FRANKLIN — First it was one 5-gallon bucket. The next time, it took two buckets. Then, three followed. That’s how demand steadily grew in recent weeks for the sweet-flavored alewives, continuously smoked for more than a century, near the shores of Great Pond.
Originally practiced by Native Americans, that age-old tradition of preserving the river herring to help tide one’s family over the winter has been kept alive for over three decades by Sam Place. This season, though, Sam’s nephew Rob Bizzarro and his wife, Kristine “Kezzie,” have helped out and enhanced the smoked herrings’ flavor with their own recipe and seasonings used to smoke wild salmon during their life in Alaska.
The fresh alewives are supplied by and under the stewardship of Darrell and Dustin Young. For decades, the Youngs have trapped the river herring in the Grist Mill Stream, where the “anadromous” or “sea-run” fish leave the ocean and journey up Great Pond to spawn and swim back to the sea.
Well off the winding Great Pond Road, Sam Place shows his homemade smokehouse, where he and the Bizzarros have cold-smoked 300 bushels of alewives over soft maple brush for their own consumption and given away the smoked fish to relatives, friends and acquaintances to snack or salt away in their freezers for winter consumption. Sam and the Bizzarros are exploring getting their smoking operation licensed after the favorable public response about the distinctive flavor and texture of their smoked fish. They say the smoked fish fillets are especially popular among ice fishermen who frequent Great Pond. “They like that salt fish with a can of beer,” says Sam. They also are favored by old-timers accustomed to eating salted cod, mackerel and other fish as a protein over long Maine winters.
“All my customers are in the cemetery,” Sam quipped.
A lifelong resident of Great Pond, Sam used to lobster fish and gillnet for flounder and other species when they abounded. These days, the retired fisherman carves and paints large wooden fish sold at Gouldsboro’s Corea Lunch on the Wharf and 2 Old Goat Antiquities and Artisans in Trenton. He has welcomed Rob and Kezzie’s assistance and own know-how from smoking wild salmon they caught annually from Alaska’s Copper River. Some consider the Copper River sockeye as the best-tasting fish in the world. Living off the grid, in the remote Two Rivers-Pleasant Valley area, the Bizzarros smoked their permitted quantity of salmon caught annually from the Copper River. Along with caribou, the fish helped supplement the couple’s larder. Their home was 50 miles from the nearest town.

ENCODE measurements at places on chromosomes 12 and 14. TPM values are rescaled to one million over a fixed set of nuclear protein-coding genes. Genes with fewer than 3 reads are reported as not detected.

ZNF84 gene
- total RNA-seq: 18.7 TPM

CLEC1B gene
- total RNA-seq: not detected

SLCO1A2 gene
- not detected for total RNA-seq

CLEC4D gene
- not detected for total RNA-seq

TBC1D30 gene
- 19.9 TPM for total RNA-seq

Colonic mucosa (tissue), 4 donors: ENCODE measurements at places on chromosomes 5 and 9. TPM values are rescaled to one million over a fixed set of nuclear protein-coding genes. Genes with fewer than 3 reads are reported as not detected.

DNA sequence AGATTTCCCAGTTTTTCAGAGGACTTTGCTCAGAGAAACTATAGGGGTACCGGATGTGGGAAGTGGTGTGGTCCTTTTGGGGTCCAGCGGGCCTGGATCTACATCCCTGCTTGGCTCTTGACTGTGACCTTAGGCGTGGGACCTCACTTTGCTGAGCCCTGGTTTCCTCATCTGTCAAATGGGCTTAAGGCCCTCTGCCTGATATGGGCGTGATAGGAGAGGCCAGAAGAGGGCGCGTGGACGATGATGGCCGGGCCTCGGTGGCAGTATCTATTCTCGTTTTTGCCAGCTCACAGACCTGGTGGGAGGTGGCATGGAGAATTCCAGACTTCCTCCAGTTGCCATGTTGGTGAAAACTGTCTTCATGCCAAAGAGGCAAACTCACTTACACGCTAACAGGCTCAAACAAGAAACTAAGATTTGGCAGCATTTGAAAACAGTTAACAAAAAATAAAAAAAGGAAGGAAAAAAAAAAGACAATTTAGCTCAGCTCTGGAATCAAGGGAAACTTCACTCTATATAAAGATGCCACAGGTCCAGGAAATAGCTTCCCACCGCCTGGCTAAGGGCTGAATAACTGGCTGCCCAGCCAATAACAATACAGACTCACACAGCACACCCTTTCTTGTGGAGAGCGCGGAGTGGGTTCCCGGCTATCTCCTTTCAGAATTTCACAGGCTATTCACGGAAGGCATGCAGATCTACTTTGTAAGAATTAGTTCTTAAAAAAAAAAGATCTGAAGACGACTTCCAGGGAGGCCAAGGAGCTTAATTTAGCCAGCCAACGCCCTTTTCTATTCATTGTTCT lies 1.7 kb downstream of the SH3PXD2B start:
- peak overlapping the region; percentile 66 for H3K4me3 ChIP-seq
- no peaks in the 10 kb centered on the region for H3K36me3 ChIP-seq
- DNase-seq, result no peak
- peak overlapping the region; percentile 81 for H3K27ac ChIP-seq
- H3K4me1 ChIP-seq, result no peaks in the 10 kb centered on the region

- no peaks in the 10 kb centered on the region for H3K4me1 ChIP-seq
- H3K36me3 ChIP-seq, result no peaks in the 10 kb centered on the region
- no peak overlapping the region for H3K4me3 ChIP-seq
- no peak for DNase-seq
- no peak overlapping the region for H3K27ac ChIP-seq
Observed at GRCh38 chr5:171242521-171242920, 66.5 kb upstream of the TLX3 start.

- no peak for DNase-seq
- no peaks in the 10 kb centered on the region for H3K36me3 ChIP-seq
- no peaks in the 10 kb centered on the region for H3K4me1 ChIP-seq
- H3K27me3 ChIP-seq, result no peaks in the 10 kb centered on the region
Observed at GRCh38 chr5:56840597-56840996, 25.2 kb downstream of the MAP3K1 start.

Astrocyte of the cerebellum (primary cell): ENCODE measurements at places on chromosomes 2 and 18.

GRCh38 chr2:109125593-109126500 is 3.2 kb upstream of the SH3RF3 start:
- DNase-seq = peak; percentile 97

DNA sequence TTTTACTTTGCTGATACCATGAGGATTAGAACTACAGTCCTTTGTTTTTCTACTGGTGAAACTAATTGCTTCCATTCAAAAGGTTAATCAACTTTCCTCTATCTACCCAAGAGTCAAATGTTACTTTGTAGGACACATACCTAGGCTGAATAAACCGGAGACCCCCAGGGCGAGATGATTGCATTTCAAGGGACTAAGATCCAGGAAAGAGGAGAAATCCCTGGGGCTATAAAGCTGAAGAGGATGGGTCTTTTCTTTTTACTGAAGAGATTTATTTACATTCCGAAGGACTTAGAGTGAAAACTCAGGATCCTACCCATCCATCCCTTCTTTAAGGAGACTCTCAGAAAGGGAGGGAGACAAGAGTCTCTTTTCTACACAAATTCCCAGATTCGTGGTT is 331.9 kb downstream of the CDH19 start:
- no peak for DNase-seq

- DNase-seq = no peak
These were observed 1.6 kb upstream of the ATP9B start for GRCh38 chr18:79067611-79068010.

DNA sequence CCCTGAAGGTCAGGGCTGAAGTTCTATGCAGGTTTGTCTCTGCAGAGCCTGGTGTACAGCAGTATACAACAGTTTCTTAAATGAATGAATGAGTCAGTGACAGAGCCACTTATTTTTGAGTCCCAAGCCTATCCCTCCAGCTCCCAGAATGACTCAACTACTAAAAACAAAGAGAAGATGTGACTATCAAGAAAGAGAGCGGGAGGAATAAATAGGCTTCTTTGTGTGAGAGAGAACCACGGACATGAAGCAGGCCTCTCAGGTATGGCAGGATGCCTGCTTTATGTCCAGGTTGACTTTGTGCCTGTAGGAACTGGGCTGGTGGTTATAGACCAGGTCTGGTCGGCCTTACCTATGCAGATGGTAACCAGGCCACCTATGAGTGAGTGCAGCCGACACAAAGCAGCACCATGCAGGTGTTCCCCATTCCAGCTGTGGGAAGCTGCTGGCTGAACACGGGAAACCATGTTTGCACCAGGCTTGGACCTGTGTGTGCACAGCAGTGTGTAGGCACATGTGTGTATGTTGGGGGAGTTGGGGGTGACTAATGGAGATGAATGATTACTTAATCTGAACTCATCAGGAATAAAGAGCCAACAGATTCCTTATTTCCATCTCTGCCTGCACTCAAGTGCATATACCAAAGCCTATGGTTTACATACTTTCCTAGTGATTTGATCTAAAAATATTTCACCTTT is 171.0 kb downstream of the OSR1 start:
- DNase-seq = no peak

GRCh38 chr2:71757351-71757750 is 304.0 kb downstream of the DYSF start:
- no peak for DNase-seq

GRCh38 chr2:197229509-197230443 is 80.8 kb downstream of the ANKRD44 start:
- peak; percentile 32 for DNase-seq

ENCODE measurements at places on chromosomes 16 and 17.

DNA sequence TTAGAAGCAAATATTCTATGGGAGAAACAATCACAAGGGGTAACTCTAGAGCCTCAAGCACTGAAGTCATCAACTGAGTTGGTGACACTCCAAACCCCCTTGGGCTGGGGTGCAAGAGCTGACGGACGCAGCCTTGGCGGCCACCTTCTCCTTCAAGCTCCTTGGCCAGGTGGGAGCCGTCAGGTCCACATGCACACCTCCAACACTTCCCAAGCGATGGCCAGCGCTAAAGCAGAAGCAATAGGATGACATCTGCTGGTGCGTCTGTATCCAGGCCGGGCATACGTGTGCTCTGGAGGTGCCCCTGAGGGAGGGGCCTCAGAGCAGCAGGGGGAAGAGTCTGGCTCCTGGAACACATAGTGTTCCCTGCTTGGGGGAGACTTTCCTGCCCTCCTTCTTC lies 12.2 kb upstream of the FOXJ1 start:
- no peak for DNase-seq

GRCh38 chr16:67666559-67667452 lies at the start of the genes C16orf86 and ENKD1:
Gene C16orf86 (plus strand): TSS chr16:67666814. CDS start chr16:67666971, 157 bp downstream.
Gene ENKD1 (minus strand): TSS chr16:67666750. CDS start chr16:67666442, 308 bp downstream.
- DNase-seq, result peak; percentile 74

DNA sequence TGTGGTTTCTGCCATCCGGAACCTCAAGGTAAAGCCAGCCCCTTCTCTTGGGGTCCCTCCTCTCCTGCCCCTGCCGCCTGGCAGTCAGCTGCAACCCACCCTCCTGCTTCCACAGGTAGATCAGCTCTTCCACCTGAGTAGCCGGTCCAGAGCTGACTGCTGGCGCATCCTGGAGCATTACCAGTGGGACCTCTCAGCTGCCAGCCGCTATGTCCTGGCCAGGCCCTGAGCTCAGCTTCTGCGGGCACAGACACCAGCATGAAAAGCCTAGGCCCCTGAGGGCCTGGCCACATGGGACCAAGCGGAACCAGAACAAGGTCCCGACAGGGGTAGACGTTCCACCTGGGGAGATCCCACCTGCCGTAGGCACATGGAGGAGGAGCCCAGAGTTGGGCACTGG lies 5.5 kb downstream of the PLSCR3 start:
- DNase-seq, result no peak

In Alaska, the Bizzarros say smoking fish is a widespread practice finetuned over generations. Unlike alewives, Kezzie says the much larger salmon is filleted. At Great Pond, she has filleted the river herring too and believes that has made a difference in making the smoked fish more palatable and popular to a younger generation of Mainers. Out in the puckerbrush, the couple found alder wood to be the best for smoking the brined salmon and dried salmon. As far as her recipe for brining alewives, she did reveal that garlic and brown sugar are among the flavorings, but smilingly declined to divulge other key seasonings.
Moving to Great Pond a year ago, the Bizzarros have learned a lot about smoking from Sam. Sam is fastidious about thoroughly drying the alewives before they are smoked. He shows how to string the fish through their gills and out the mouth before hanging them to dry in the smokehouse. The dried fish, he also notes, won’t absorb the smoke properly on rainy days.
The Bizzarros still have adult children and grandchildren in the Northwest and plan to go back and visit. Franklin, though, is the couple’s permanent home now. Their dogs Wally and Brandy get along just fine with Sam’s hound, Jackson. “I am too old to move again,” declared Rob, chuckling. Together with Sam, they hope to get their smokehouse and operation licensed before Maine 2023 alewife run. Working with the Youngs as their fish supplier, the couple want to be ready to smoke and sell the smoked fish. They also want to expand the small herring’s culinary appeal and preserve the age-old tradition.